How The Fates Fell Out

“So, as I said to Avery, the sisters got tired of all that spinning, weaving and cutting… and quite frankly they were sick of each other. Imagine spending all your time in your living room – all day, every day – never going anywhere?”

[Author’s Note: This is an excerpt from The Year of the Numen.]

The Three Moirai – by By Johann Gottfried Schadow

“Hey, if it’s story time, tell Avery to call the shuttle, then we can all hear about it together.” Steve [the shuttle’s driver] said as he turned on the shuttle’s phone system. A minute later, they could all see Avery on the screen above the front window looking down on them.

He held up his coffee mug to them and said, “Live from New York…”

Hello, Avery!” everyone shouted at the screen.

“Quiet down, everyone,” Steve called out. “Olivia is going to tell us a story about the Fates splitting up.”
Continue reading “How The Fates Fell Out”

The Cosmic Flower of Faith




Is there a transcendent reality to our existence? Is belief in such a reality an illusion?

We live in an age where people find it difficult to discuss the supernatural at all. One of the reasons for this is that our words are changing. Definitions are being shorn of their supernatural meanings.

Take, for example, the word “cosmic“. The Merriam-Webster dictionary (online) gives us the following:

Definition of cosmic
1 a :  of or relating to the cosmos, the extraterrestrial vastness, or the universe in contrast to the earth alone  – cosmic radiation
b :  of, relating to, or concerned with abstract spiritual or metaphysical ideas – cosmic wisdom
2 :  characterized by greatness especially in extent, intensity, or comprehensiveness – a cosmic thinker – a book of cosmic significance

However, the Bing (search engine) gives us this:

of or relating to the universe or cosmos, especially as distinct from the earth:
“cosmic matter”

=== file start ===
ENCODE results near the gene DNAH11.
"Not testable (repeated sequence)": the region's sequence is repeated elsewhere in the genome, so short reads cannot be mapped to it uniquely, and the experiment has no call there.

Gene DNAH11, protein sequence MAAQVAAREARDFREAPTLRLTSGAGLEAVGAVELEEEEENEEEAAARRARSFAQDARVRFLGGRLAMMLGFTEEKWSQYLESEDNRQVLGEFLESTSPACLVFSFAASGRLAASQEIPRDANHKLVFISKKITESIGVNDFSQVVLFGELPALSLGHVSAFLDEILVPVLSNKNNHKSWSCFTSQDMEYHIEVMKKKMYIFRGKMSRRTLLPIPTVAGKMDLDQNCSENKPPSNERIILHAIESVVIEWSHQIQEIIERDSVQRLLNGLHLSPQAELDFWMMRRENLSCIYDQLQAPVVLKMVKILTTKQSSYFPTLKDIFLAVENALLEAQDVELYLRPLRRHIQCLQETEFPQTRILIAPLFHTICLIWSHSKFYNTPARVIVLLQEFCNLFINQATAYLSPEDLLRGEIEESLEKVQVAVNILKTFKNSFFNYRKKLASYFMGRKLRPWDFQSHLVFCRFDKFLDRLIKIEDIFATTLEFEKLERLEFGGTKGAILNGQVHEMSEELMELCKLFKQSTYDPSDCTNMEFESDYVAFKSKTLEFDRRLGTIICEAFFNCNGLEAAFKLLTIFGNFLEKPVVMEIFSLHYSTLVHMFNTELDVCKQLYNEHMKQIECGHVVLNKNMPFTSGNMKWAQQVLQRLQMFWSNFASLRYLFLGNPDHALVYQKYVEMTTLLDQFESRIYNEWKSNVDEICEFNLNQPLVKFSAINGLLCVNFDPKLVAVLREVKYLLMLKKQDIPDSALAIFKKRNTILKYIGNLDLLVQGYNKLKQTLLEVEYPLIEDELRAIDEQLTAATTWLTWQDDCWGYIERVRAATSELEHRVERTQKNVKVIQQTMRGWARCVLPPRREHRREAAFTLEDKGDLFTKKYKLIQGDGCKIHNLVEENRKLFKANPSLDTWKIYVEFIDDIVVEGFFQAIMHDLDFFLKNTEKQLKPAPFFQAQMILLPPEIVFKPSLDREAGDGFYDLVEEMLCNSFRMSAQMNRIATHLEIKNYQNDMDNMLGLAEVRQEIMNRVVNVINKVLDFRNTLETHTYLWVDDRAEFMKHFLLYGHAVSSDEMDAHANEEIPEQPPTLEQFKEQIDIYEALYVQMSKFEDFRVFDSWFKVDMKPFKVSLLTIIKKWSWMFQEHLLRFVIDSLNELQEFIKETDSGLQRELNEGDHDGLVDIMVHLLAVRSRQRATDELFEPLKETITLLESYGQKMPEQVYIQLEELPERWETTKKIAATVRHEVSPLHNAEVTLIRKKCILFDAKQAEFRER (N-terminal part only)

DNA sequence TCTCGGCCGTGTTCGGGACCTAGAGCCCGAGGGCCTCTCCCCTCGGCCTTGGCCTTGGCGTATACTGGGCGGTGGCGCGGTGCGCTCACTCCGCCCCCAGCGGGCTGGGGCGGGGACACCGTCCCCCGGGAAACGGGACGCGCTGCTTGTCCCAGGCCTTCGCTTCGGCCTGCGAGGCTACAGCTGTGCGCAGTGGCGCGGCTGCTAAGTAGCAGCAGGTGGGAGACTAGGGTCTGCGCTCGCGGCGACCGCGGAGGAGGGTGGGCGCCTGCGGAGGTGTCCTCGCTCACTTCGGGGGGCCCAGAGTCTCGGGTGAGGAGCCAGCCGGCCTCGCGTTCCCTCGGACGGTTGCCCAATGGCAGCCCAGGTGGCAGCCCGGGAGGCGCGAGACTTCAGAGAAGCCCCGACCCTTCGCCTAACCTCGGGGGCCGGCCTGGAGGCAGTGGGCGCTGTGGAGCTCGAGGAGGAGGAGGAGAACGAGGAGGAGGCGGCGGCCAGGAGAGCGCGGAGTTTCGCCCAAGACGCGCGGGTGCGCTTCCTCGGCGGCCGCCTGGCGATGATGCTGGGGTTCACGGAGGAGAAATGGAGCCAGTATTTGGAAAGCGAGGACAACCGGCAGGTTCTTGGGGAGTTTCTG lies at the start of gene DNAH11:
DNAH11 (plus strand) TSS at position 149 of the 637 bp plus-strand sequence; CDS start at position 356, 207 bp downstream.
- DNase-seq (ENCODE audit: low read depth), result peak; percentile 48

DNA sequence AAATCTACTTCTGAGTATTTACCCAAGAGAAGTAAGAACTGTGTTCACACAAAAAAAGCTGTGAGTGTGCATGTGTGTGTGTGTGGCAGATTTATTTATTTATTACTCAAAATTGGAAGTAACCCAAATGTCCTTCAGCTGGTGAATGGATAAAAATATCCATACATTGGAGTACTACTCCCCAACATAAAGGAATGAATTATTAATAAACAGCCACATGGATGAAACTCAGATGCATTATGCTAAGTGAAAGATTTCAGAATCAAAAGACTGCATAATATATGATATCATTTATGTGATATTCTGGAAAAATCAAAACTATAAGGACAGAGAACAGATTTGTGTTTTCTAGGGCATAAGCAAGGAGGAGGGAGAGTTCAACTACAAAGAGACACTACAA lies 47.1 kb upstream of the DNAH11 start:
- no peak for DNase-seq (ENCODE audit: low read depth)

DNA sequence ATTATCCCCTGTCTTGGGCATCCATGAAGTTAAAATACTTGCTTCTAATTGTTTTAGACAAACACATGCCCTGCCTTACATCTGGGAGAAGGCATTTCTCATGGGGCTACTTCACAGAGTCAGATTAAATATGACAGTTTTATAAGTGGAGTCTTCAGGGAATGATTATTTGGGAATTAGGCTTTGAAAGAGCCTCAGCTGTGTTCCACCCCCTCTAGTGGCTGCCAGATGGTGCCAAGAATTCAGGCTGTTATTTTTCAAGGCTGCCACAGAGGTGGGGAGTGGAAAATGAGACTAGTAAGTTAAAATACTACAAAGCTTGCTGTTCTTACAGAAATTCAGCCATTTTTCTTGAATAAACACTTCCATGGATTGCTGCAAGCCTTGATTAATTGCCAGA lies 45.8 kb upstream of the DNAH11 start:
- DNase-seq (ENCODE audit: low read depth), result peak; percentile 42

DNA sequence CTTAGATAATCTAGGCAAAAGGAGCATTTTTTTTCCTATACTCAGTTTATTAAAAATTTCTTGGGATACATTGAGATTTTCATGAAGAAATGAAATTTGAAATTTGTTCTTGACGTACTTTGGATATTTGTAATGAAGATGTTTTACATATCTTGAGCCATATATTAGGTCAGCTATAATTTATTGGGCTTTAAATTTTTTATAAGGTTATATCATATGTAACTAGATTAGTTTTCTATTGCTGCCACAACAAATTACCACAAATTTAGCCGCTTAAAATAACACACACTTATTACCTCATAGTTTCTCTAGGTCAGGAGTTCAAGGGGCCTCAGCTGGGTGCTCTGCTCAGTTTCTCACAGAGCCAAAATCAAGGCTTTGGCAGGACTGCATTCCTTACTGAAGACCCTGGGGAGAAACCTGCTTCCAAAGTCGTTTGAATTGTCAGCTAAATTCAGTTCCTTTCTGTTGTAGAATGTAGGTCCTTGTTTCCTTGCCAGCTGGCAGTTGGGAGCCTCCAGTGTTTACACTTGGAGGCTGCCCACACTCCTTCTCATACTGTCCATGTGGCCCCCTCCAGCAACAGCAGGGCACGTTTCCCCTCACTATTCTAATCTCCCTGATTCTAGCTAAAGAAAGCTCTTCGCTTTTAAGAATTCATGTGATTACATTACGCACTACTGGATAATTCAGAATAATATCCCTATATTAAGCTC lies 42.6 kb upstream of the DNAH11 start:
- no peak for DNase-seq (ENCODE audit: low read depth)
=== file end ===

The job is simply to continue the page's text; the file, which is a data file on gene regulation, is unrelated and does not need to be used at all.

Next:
synonyms: extraterrestrial · in space · from space

inconceivably vast:
“the song is a masterpiece of cosmic proportions”

Notice the supernatural meaning is stripped from the definition. And it’s happening in other words, too. Some people think “soul” is now a person’s personality or character. The word “mind” is preferred over “psyche” as people accept that there is nothing more inside us than a mechanical brain that responds to external stimuli due to evolutionary conditioning.

For many people there is no God, no heaven or hell, no angels, no spirits at all – just the mud of the earth we are made of. When we die we decay into lifeless molecules and are absorbed back into that same Earth. It’s no wonder that the atomizing of society follows this philosophy of the atomizing of the individual. What point is there to family, religion, community if it all ends in dust? Why should we adhere to bonds between souls when the soul is a figment of the human imagination?

There is no proof we can offer that we will exist beyond death or that there is more to us than our physical bodies. However, there are arguments that point to something beyond this material universe. And this is what we call “faith.”  But, it is difficult to hold onto that faith. We may study the best arguments of humanity’s finest philosophers, but the dominate culture of this age rejects these arguments summarily.  And yet, isn’t the possibility of life after death appealing? Should it be rejected simply because it can’t be put to scientific analysis?